By decoding the genomes of more than 1,000 people whose homelands stretch from Africa and Asia to Europe and the Americas, scientists have compiled the largest and most detailed catalog yet of human genetic variation.
The 1000 Genomes Project involved some 200 scientists at Washington University School of Medicine and other institutions. Results detailing DNA variations of individuals from 14 ethnic groups were published Oct. 31, 2012, in the journal Nature. Eventually, the initiative will involve 2,500 individuals from 26 populations.
“With this resource, researchers have a road map to search for the genetic origins of diseases in populations around the globe,” says one of the study’s co-principal investigators, Elaine R. Mardis, PhD, co-director of The Genome Institute at Washington University. “We estimate that each person carries up to several hundred rare DNA variants that could potentially contribute to disease.”
During the pilot phase of the effort, the researchers found that most rare variants differed from one population to another, and that they developed recently in human evolutionary history, after populations in Europe, Africa, Asia and the Americas diverged from a single group. The current study bears this out.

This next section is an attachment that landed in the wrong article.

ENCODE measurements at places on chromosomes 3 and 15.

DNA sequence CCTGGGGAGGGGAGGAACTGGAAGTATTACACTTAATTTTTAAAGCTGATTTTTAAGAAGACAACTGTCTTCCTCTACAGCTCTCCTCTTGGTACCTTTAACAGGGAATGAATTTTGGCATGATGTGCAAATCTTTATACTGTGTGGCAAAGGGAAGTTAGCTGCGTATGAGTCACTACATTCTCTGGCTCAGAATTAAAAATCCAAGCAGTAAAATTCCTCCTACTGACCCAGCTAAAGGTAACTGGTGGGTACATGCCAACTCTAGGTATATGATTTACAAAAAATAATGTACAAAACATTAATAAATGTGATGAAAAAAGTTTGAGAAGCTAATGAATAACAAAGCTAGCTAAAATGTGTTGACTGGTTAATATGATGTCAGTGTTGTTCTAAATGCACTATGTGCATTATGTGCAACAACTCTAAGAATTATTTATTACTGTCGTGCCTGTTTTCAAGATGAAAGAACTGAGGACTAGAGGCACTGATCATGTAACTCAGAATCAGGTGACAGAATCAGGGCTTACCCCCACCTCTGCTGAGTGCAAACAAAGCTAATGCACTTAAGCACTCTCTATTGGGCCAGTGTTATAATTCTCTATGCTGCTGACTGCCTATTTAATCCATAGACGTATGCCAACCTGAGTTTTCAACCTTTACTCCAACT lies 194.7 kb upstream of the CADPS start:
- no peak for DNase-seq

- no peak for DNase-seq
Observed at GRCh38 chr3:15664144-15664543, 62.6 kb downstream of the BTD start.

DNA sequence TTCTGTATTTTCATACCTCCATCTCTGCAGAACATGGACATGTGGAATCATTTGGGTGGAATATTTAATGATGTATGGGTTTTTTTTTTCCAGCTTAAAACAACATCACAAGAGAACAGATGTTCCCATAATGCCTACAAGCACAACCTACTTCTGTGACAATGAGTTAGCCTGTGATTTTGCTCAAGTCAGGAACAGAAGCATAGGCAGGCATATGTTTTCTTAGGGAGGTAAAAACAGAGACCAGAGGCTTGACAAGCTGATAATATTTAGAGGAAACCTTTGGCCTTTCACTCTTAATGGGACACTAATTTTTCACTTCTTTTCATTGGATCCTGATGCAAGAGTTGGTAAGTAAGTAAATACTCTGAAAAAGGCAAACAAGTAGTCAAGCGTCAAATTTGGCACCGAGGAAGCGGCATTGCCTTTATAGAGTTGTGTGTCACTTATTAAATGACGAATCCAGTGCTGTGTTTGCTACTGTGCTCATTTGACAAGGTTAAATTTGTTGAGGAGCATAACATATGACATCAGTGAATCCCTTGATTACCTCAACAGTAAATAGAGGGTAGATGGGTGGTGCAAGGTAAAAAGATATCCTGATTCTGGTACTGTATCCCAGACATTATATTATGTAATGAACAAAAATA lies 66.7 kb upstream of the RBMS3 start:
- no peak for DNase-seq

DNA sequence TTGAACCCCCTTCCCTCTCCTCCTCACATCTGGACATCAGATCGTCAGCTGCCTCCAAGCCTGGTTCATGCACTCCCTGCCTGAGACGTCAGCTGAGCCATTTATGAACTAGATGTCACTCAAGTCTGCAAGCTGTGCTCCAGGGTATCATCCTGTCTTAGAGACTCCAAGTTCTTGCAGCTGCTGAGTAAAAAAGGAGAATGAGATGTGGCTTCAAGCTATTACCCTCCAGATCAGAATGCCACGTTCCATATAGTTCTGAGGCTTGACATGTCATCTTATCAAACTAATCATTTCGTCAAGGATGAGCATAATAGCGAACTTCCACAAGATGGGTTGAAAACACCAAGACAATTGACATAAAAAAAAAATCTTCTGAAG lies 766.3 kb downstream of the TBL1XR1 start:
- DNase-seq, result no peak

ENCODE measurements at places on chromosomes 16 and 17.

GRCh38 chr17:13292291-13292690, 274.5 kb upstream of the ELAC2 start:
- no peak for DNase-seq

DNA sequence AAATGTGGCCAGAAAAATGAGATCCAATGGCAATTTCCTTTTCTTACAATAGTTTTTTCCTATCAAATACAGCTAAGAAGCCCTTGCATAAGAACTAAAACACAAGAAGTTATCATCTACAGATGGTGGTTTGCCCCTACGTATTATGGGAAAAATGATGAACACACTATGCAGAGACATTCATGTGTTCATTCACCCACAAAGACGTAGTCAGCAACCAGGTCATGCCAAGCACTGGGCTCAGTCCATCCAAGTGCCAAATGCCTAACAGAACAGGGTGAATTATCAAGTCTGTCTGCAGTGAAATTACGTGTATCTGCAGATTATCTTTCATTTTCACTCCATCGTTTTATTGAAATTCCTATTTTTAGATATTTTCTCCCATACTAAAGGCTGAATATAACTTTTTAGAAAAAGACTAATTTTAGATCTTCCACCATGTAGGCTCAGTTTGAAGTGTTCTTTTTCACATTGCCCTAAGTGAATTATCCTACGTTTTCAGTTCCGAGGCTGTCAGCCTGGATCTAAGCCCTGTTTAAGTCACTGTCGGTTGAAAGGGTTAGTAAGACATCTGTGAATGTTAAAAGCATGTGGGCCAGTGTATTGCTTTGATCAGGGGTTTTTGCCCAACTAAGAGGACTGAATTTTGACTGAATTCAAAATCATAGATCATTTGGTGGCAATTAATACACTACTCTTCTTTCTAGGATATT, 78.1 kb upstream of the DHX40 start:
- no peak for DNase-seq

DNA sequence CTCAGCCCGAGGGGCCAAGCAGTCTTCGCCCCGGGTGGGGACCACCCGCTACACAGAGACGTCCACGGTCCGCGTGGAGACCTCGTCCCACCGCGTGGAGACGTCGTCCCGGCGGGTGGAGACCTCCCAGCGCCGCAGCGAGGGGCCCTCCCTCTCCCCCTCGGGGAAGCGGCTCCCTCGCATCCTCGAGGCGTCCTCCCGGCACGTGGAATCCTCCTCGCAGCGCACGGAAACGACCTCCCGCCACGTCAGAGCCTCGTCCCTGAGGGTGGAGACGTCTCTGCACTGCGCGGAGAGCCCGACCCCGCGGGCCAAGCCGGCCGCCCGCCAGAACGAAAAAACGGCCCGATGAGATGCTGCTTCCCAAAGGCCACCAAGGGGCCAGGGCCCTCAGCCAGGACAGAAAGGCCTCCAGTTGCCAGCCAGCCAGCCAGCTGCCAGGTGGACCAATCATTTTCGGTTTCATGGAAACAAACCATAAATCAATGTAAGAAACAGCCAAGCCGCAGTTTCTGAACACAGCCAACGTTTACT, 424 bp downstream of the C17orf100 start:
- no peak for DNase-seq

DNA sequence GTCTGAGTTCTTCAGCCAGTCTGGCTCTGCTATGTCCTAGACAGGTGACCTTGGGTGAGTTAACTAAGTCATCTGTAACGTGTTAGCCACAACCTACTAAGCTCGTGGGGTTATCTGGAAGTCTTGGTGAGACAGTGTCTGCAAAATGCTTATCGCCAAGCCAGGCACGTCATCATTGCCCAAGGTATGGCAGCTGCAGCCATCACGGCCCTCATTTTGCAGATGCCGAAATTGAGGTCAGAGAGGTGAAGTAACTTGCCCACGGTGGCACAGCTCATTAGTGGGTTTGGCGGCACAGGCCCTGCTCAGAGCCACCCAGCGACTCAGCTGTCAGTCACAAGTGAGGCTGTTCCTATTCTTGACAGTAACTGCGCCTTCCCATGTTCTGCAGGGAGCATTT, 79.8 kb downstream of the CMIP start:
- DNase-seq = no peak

“This information is crucial and will improve our interpretation of individual genomes,” says another of the study’s co-principal investigators, Richard K. Wilson, PhD, director of The Genome Institute and a pioneer in cancer genome sequencing.
New data may explain an individual's susceptibility to disease, response to drugs or reactions to environmental factors.
All study participants submitted anonymous DNA samples and agreed to have their genetic data included in an online database. The researchers first sequenced the entire genome — all the DNA — of each individual. To find the rare variants, they sequenced the small portion of the genome that contains genes — about 80 times for each participant to ensure accuracy — and they looked closely for single letter changes in the DNA sequence called SNPs (single-nucleotide polymorphisms).
The researchers discovered 38 million SNPs and numerous structural variations, both of which can help explain an individual’s susceptibility to disease, response to drugs or reaction to environmental factors.
“This tremendous resource builds on the knowledge of the Human Genome Project,” says co-author George M. Weinstock, PhD, associate director of The Genome Institute. “Scientists and, ultimately, patients worldwide will benefit from the extensive effort to understand the shared features and geographic diversity of the human genome.”